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House passes public safety policy bill with bipartisan support

Rep. Kelly Moller is congratulated by Rep. Laurie Pryor following the passage of HF3614, the public safety policy bill. The April 8 vote was 130-0. (Photo by Michele Jokinen)
Rep. Kelly Moller is congratulated by Rep. Laurie Pryor following the passage of HF3614, the public safety policy bill. The April 8 vote was 130-0. (Photo by Michele Jokinen)

Changes affecting crime victims and their rights, making criminal justice reforms, modifying predatory offender restrictions, and modifying some duties of the Department of Corrections received overwhelming House support.

Rep. Kelly Moller (DFL-Shoreview), the sponsor of HF3614, said the bill would make many wide-ranging changes to law that will make Minnesotans safer.

“This bill has multiple provisions that are beneficial to victim survivors and provisions that make the criminal justice system more just,” said Moller, chair of the House Public Safety Finance and Policy Committee.

As amended, the bill was passed 130-0 Monday and sent to the Senate.

[MORE: Bills included in the public safety policy bill]

Crime victim support

Moller highlighted several provisions in the bill that would aid crime victims.

The Department of Corrections would be required to make a good faith effort to notify a victim of an end-of-confinement review process for a predatory offender and require notice of the victim’s right to submit written input.

Law enforcement agents and victims would be allowed to submit written material relevant to an offender’s risk level to the chair of an end-of-confinement review committee.

Minnesota House floor debate on HF3614, the public safety policy bill 4/8/24

The bill would also prohibit a domestic abuse advocate from disclosing information in court about a victim that the advocate acquired in a professional capacity unless the victim consents to the disclosure.

Criminal justice reforms

Two provisions would make reforms to the criminal justice system.

Serving a petition for an order for protection, or any other issued order, could be served electronically or by mail if a respondent appears remotely for a hearing and the respondent is informed that the court will issue an order for protection against the respondent.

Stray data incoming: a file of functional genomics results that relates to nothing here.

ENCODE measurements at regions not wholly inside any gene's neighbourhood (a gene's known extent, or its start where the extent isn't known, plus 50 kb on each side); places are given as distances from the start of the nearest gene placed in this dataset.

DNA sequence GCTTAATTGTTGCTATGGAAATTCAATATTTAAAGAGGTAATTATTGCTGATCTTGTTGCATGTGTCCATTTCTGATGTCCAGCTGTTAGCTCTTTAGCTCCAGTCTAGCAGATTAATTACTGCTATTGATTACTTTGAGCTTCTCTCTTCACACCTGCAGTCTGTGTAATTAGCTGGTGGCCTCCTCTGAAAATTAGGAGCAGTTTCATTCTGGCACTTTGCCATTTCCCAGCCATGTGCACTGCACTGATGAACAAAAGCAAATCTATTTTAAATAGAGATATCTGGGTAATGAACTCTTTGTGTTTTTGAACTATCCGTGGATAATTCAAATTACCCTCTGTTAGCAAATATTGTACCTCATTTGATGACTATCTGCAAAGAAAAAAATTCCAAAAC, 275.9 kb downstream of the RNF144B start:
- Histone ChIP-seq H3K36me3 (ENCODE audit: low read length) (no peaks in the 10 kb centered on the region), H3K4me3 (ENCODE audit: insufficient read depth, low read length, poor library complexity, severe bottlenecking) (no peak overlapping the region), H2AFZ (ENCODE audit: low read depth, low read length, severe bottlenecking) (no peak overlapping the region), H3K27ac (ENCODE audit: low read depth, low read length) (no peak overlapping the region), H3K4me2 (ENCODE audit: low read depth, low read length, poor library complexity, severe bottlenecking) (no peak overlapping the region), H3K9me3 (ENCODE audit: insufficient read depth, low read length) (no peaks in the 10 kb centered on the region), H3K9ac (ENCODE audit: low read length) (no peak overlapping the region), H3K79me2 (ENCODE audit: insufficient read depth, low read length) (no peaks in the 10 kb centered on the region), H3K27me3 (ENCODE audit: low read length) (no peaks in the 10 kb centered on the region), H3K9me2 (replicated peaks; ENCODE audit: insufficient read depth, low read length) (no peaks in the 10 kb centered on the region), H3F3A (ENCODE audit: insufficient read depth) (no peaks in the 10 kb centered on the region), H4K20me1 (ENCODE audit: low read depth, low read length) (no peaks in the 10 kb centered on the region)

The bill would establish that the two-year limit on when a person can bring a petition for postconviction relief does not apply if newly discovered evidence provides the factual predicate for one or more claims for relief. It would also remove a requirement that newly discovered evidence must meet a clear and convincing standard to prove in court that a petitioner is innocent of an offense.

Bipartisan support

Republicans touted several of their party’s initiatives that were included in the bill, such as predatory offender reforms proposed by Rep. Marion Rarick (R-Maple Lake).

House Minority Leader Lisa Demuth (R-Cold Spring) thanked Moller for her bipartisan work on crafting the bill. “This is the way that we should be legislating. … I also was pleased to see that there wasn’t any additional irresponsible spending in this bill, that it was truly policy that we could get behind it and support it.”

Other notable general public safety provisions include:

  • establishing that railroad peace officers have the powers and duties of other peace officers on railroad property;
  • amending Minnesota’s “Good Samaritan” law related to assisting someone experiencing a drug-related overdose to include immunity for individuals acting in concert with the person who makes the emergency call;
  • requiring a company providing guards or other personnel to transport a person arrested on a warrant to have a protective agent license and to revoke the license of any employee who commits an act of criminal sexual conduct; and
  • prohibiting the Peace Officer Standards and Training Board from granting continuing education credit to a course that includes training on the detection or use of the term, “excited delirium.”


Rep. Jim Nash (R-Waconia) successfully offered an amendment that would make it a misdemeanor to interfere with a person who must legally report child abuse from filing a report to authorities.

He recounted that his father physically abused him when he was a child, and that on more than one occasion mandatory reporters failed to act on his behalf.

“We have an obligation, both statutory and moral obligation, to do right by the kids here in the state of Minnesota,” he said.

Rep. Anne Neu Brindley (R-North Branch) unsuccessfully offered an amendment relating to a provision in the bill that would prohibit the sale of calcified human remains (bones) for commercial purposes, and making violations a felony offense.

Her amendment would have prohibited the commercial sale of all human remains, not just bones.

Rep. Jamie Becker-Finn (DFL-Roseville), who sponsored that language in the bill, agrees with the intent of the amendment but said that if adopted, it could have the unintended consequence of jeopardizing organ donations.


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